Oct. 04--The federal government is entering the first week of its first shutdown in 17 years. Congressional members in both houses and from both parties seem locked into a struggle from which everyone is determined to emerge a "winner" -- language House Speaker John Boehner rebuked in a Friday press conference without also saying he was at all prepared to lose.
But another battle is looming: for months, lawmakers have been preparing to raise the debt ceiling as soon as the Treasury said it was necessary, or not raise the debt ceiling and default on the United States' bills.
Treasury Secretary Jack Lew said in a letter to Boehner that the Treasury will run out of money "no later than Oct. 17." The country has already actually hit the debt ceiling, back in May. Since then, Lew has been using what he described as "extraordinary measures" to keep the cash flowing. Those measures will be exhausted in less than two weeks.
At his Friday press conference, Speaker Boehner said he did not want to default, but he did not say that he would not default at the cost of all other political battles -- including, assumedly, the struggle over the implementation of the Affordable Care Act.
What does the debt ceiling mean? Why must it be raised? What will happen if it isn't? Here's what you have to know:
The debt ceiling is a mechanism by which Congress authorizes the Treasury to borrow money. The federal government brings in enough tax revenue to pay about 68 percent of its bills for the rest of October. It must borrow the rest in order to pay out the expenditures that have already been authorized by Congress. Thus, the debt ceiling does not actually prevent spending -- it only prevents borrowing money in order to pay back spending that has already happened.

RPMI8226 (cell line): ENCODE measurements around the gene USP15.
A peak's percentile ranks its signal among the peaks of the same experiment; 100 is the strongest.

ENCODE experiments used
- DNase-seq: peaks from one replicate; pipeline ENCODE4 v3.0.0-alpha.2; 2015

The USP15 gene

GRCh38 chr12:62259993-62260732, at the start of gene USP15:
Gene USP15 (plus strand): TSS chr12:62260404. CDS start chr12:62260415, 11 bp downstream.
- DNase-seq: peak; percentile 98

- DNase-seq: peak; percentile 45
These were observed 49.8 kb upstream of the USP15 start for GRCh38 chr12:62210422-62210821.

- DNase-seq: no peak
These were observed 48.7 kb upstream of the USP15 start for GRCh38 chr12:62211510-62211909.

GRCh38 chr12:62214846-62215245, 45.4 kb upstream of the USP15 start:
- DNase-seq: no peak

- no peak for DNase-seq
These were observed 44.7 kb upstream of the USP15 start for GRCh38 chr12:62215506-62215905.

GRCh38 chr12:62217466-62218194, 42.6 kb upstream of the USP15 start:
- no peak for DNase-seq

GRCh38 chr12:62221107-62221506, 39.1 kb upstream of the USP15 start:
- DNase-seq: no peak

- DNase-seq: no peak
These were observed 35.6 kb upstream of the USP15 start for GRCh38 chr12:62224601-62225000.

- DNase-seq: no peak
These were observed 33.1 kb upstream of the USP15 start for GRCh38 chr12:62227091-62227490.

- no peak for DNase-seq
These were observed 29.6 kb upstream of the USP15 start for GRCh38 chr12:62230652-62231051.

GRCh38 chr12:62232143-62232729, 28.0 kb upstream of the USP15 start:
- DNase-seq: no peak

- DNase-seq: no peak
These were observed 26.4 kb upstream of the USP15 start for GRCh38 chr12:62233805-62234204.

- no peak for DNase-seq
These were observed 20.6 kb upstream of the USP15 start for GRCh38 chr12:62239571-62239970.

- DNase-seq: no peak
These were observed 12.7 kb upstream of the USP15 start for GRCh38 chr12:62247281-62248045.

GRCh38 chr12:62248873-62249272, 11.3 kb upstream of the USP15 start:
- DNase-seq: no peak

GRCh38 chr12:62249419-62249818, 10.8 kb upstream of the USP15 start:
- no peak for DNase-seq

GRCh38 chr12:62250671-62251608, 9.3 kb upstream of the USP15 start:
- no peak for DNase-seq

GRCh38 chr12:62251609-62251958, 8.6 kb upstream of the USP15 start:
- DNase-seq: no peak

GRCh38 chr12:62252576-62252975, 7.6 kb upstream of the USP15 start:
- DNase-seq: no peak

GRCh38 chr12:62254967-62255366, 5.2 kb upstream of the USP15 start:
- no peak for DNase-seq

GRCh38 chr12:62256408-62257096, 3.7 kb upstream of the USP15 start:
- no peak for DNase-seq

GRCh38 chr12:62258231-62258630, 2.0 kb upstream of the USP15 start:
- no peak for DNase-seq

Also important: most other Western democracies do not have a debt ceiling. We do; Denmark does.
By Oct. 17, the Treasury will have about $30 billion in cash on hand, which is far short of what is necessary to pay all of its debts, which include payments on Social Security, Medicare and a myriad number of Labor and Defense contracts. The Treasury must also make bond payments. Indeed, the global financial system is structured, in part, on the idea that Treasury bonds are some of the world's safest assets. Defaulting would turn that idea on its head -- and the system with it.
Some Republican Representatives have already said that default wouldn't, in fact, be apocalyptic -- that the Treasury indeed has enough cash coming in. This is true only if you accept the idea that the Treasury could prioritize which of its bills to pay and which of them to put off (if, for example, it had to only rely on tax revenue). This would mean that the Treasury could make its bond payments, for example, in order to prevent a global financial meltdown, while putting off less "essential" bills. (What would get put off? Defense contracts? Social Security? No one is saying.)
But the concept of "prioritization" is practically impossible -- the Treasury receives millions of invoices a day and pays them electronically -- and has already been dismissed by Secretary Lew.
The Bipartisan Policy Center estimates that the ceiling needs to be raised by $1.1 trillion, to a total of slightly more than $18 trillion, to cover the nation's bills through the end of 2014. President Obama has said he will not negotiate on raising the debt limit, as he did in 2011.
The president argues that his position is a fluke of contradictory Constitutional obligation: he cannot be required by Congress, on one hand, to spend a set amount of money; and then denied by Congress the ability to borrow enough money to do so.
One last point: Oct. 17 won't necessarily be the first day of default. But the Treasury will have to pay out $42 billion in Social Security and Medicare payments on Nov. 1 and without a ceiling increase by then, it will almost certainly default.
(c)2013 Columbus Ledger-Enquirer (Columbus, Ga.)
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